I had my second jab (Pfizer) on Friday. It was fine. My arm was killing me for a day and I felt slightly more fatigued than usual, but that was all. Now I have no more excuses to stay home. After 1 year and 2 months of being almost exclusively confined to my home, I now have to re-join society.
I’ve spoken to the HR rep at work and we have agreed to a phased return (starting with 3 days a week until I feel able to do more) beginning on May 10th 2021. I am terrified.
I want to specify, I’m not afraid of the virus. I mean, I am, but only mildly. I have faith in science, in my workplace, and my colleagues to keep me safe. I think my chances of catching the virus are slim to none. What I am experiencing is a generalised anxiety that I haven’t felt for many years. It’s a fear of being away from my safe space and of facing the unknown. This is a fear that I have faced before, and has always been a part of me but, with practice, I was able to ignore it and live life anyway. But I’m very out of practice, and the idea of my home being my ‘safe space’ was intensified by the fact that people are literally dying by the million outside. So the general anxiety has become more akin to a phobia.
Problem solving time. I often talk about having two brains. I have an emotional, irrational one, that feels all the things with or without reason, and I have ‘Logic Brain’, who does all of the thinking and rationalising. When I was young, Emotional Brain was in charge of everything, and would shut up Logic Brain with “If that’s true, then why does it feel like this?”. As I grew up, I thought that the goal was rid yourself of the irrational feels by logic-ing them away (turn the light on to prove to yourself that the shadows aren’t real and can’t hurt you). Now, as a psychologically mature adult, I realise that neither brain is more right than the other and that communication between the two is key.
Therefore, the first questions are always, what are you feeling and why? The first one is pretty easy, fear and anxiety. The ‘why’ is more difficult. Logic Brain tells me that there is nothing to fear, nothing that I will encounter will harm me, and I am not in danger. But that doesn’t help, never does, never has. When I’m struggling to pinpoint the cause of my fear, I run through the scenario in my head and pay attention to which parts trigger the fear. When I think about the work, I’m actually really excited and looking forward to it. It’s what I trained to do and I love it, and even though it’ll be unfamiliar work to me, I love learning, so that’ll be fun. When I think about seeing the people, some I will have worked with before, some I will have worked with remotely but not met in person, and some will be completely new. I’m not a fan of socialising and meeting new people, but I know the atmosphere of the company is a friendly, respectful one and it will be nice to be able to mix with people who share my interests again. It turns out, the things that are scaring me are; getting to and from work, how well my health will hold up (i.e, how painful will it be?), and having nowhere to retreat to if things get too much. So let’s unpack these, shall we?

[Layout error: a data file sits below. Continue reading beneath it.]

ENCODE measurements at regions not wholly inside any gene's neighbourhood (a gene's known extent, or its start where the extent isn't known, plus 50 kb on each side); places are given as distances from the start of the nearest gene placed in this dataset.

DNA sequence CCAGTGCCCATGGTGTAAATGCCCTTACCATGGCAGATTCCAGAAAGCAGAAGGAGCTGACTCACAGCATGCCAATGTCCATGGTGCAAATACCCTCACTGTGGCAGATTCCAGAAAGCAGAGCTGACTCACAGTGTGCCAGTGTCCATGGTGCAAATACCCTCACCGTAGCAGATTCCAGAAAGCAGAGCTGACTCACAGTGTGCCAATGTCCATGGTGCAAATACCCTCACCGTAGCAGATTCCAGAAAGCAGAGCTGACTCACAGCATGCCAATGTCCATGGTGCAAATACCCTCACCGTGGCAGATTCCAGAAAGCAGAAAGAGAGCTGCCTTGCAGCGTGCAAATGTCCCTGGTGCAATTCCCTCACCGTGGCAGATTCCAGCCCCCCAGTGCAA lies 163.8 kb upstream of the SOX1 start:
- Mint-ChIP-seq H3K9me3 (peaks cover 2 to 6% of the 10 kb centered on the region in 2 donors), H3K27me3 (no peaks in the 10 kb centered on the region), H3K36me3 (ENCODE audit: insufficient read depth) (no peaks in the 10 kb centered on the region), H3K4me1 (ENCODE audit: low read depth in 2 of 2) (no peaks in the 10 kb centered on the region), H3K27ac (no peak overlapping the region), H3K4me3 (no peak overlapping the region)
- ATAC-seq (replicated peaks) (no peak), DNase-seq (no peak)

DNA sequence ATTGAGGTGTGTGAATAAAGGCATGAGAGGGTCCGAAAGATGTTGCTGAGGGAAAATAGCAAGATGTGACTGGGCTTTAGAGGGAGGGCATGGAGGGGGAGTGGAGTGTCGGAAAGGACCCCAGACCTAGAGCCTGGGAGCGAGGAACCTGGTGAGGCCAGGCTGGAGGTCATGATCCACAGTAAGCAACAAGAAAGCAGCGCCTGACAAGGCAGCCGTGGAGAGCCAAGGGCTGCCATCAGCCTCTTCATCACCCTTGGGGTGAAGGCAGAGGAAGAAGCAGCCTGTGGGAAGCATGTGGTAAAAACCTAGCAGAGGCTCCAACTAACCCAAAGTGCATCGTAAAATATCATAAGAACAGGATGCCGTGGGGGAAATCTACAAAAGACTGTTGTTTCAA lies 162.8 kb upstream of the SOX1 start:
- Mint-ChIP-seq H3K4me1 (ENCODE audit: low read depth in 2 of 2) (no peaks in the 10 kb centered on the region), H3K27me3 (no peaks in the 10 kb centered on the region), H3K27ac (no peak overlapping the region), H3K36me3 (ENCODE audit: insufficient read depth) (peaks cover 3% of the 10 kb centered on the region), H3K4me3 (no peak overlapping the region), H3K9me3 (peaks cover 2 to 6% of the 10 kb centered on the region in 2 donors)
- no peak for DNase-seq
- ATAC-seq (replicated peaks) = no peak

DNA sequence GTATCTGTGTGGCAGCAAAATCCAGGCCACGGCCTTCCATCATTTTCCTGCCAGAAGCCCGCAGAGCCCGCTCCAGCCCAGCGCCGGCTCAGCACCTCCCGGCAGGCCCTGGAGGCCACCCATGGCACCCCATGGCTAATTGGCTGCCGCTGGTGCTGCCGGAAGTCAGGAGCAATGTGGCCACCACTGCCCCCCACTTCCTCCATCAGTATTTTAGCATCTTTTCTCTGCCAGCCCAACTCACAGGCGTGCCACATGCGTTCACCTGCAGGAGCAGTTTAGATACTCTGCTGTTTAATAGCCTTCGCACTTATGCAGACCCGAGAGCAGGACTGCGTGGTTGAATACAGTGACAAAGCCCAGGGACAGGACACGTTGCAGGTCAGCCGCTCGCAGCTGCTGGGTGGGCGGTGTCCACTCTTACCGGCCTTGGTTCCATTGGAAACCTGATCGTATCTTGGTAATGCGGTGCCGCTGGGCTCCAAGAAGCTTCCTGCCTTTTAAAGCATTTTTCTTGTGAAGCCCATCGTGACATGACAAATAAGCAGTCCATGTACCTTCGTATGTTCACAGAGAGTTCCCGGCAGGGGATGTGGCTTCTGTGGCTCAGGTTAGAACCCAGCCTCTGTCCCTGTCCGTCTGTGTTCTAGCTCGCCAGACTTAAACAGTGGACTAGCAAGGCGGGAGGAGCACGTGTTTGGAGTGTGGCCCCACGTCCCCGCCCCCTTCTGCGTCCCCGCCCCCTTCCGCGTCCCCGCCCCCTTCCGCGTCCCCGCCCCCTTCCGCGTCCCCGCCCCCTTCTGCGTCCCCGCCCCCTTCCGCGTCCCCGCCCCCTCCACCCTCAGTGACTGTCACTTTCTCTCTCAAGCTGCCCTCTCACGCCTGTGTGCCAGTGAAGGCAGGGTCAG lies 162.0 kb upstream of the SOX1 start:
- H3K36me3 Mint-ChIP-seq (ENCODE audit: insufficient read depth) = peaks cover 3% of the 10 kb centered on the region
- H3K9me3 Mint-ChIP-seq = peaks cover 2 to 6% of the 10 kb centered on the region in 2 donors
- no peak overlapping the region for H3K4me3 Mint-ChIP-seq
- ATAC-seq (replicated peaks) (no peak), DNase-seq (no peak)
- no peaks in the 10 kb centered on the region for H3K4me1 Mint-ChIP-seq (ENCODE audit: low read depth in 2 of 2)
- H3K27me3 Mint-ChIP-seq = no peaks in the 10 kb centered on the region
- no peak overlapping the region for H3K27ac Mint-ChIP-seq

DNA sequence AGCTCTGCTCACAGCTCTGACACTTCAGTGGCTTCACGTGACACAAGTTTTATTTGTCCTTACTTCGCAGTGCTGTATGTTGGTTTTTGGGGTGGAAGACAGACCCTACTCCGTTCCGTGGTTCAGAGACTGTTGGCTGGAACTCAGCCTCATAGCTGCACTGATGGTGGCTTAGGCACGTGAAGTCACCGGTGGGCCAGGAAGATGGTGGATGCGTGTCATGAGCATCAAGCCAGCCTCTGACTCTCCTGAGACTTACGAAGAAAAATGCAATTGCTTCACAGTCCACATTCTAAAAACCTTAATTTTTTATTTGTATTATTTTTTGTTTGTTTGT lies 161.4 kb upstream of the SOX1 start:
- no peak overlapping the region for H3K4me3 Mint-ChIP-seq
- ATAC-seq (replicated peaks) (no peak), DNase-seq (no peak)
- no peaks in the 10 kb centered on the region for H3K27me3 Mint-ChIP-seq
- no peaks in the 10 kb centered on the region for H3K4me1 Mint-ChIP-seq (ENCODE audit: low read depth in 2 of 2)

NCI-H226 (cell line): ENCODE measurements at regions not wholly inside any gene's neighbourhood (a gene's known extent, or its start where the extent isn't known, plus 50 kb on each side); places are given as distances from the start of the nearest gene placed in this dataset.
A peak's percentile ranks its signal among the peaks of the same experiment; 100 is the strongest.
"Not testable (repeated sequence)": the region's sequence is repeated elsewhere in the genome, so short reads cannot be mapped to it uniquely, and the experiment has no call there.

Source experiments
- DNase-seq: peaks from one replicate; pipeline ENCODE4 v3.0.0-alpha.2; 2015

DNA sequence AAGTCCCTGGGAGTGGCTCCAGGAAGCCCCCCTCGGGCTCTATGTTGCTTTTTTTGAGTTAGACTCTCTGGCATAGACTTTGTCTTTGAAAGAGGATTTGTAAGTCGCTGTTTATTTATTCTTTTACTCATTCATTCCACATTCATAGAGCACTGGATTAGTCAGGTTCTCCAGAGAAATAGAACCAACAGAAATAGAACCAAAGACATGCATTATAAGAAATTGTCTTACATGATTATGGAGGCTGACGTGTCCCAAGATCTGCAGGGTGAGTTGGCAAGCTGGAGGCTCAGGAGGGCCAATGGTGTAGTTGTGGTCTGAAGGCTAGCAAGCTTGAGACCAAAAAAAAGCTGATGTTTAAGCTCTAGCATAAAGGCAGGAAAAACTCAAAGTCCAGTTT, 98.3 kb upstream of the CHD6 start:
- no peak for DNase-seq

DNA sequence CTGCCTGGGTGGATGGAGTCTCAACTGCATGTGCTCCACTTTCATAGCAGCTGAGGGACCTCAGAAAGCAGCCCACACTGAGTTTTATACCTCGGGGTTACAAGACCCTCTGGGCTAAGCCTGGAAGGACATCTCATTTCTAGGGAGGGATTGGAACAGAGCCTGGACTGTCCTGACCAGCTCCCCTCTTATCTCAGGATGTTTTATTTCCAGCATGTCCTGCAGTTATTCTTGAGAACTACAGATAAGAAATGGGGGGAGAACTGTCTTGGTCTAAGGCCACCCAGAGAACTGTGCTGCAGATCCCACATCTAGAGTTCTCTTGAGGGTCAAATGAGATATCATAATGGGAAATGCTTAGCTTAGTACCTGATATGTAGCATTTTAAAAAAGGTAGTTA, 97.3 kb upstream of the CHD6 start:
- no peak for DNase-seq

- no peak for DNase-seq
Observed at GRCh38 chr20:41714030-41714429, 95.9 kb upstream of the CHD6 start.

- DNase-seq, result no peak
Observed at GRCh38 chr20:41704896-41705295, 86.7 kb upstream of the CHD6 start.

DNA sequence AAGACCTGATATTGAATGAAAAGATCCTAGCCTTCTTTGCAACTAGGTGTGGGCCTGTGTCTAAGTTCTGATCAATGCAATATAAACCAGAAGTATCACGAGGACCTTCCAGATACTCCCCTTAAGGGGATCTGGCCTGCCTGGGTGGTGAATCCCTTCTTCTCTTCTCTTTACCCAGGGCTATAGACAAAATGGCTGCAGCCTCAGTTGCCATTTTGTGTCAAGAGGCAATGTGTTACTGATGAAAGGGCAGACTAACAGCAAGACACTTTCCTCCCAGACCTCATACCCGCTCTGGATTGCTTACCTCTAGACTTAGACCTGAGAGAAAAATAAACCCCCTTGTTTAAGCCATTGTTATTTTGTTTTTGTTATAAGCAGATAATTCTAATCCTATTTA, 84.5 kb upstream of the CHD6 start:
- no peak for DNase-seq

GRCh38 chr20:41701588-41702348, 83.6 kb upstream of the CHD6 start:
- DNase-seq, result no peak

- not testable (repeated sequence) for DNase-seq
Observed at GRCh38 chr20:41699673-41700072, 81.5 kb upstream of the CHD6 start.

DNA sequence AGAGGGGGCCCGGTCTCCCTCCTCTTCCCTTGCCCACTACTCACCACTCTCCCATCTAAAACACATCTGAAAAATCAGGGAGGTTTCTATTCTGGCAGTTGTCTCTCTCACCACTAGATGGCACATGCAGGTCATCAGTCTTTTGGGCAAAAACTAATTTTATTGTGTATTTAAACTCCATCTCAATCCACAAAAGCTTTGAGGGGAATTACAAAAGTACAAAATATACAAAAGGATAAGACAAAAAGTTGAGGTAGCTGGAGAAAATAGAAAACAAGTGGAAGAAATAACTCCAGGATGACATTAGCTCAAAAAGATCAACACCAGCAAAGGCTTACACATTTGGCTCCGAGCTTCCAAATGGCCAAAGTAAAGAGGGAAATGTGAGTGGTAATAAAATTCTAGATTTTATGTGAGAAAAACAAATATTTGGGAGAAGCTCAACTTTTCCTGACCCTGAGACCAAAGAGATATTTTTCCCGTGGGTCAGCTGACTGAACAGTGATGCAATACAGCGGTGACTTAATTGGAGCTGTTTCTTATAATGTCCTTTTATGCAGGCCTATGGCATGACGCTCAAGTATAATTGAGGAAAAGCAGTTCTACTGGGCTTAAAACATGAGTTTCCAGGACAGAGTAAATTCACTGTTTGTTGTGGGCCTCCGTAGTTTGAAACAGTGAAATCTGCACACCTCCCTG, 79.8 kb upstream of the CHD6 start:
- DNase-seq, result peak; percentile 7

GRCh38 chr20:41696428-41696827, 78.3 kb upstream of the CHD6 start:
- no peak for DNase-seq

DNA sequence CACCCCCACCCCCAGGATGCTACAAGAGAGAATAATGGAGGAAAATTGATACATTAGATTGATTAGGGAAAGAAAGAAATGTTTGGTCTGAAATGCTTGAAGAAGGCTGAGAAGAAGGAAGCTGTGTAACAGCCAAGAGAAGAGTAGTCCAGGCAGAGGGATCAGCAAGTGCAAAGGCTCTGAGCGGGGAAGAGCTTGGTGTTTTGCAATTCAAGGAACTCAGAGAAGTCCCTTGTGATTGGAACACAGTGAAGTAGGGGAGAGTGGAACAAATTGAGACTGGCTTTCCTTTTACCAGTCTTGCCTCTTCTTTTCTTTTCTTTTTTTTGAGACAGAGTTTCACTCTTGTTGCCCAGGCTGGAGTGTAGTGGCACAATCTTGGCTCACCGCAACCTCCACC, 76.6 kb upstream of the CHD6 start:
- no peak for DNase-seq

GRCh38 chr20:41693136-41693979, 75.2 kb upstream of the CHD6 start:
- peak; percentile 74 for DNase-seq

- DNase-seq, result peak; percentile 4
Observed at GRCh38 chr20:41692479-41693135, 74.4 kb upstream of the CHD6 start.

Number 1. Getting to and from work. I had planned to be driving by now but, long story short, I’m not. I used to get the bus(es) into work, but they are now at the bottom of my list, partly because lots of people in a tin box is a breeding ground for all kinds of things that can kill you, and partly because I had to get up at 4am to get to work on time, and that will negatively effect fear number 2. Currently my plan is to carpool with a fellow employee coming from the city. If they are unwell or unable to make it for some reason, then a £40 Uber is my backup plan (app downloaded and addresses saved and at the ready). It’s not ideal, but it’s a stop-gap until I’m able to drive myself, which is the official plan.
Number 2. My health is not as bad as it could be, but by no definition is it good. It won’t hinder me in doing my job, I have struggled through Uni when my health was much worse, but I am afraid of pain. I can take painkillers before, during and after work, but they only take the edge off, they don’t rid me of the pain completely. My best defence here (besides the painkillers), is to adjust my diet and adhere to it strictly, rest as much as possible when I’m not at work and, don’t be a hero, ask for a chair if there isn’t one. Experience has taught me that I will get used to the extra activity, as long as I care for myself properly.
Number 3. This is another thing that having a car would fix. Sometimes, being around people and noise and smells and places gets too much for me and I need to retreat to a confined space that is silent, where no-one can see me. Usually, this would be a bathroom stall, but I’m not sure about the safety rules that have been put in place regarding toilets in the building. This is something I will need to look into, but stairwell is also an option. Solutions to this problem require extra research, but it’s not information that is difficult to get hold of, and I can definitely prepare for this beforehand.
So there we have it. Emotional Brain has calmed down a bit because instead of telling it that there’s nothing to be scared of, Logic Brain had put plans in place to ease the fears. The anxiety is still there, but it’s less, and over time, with repeat exposure and further developments, it’ll become pea sized and manageable again.
Thanks for helping me with my therapy today. I hope you’re all well. :smiley face emoji: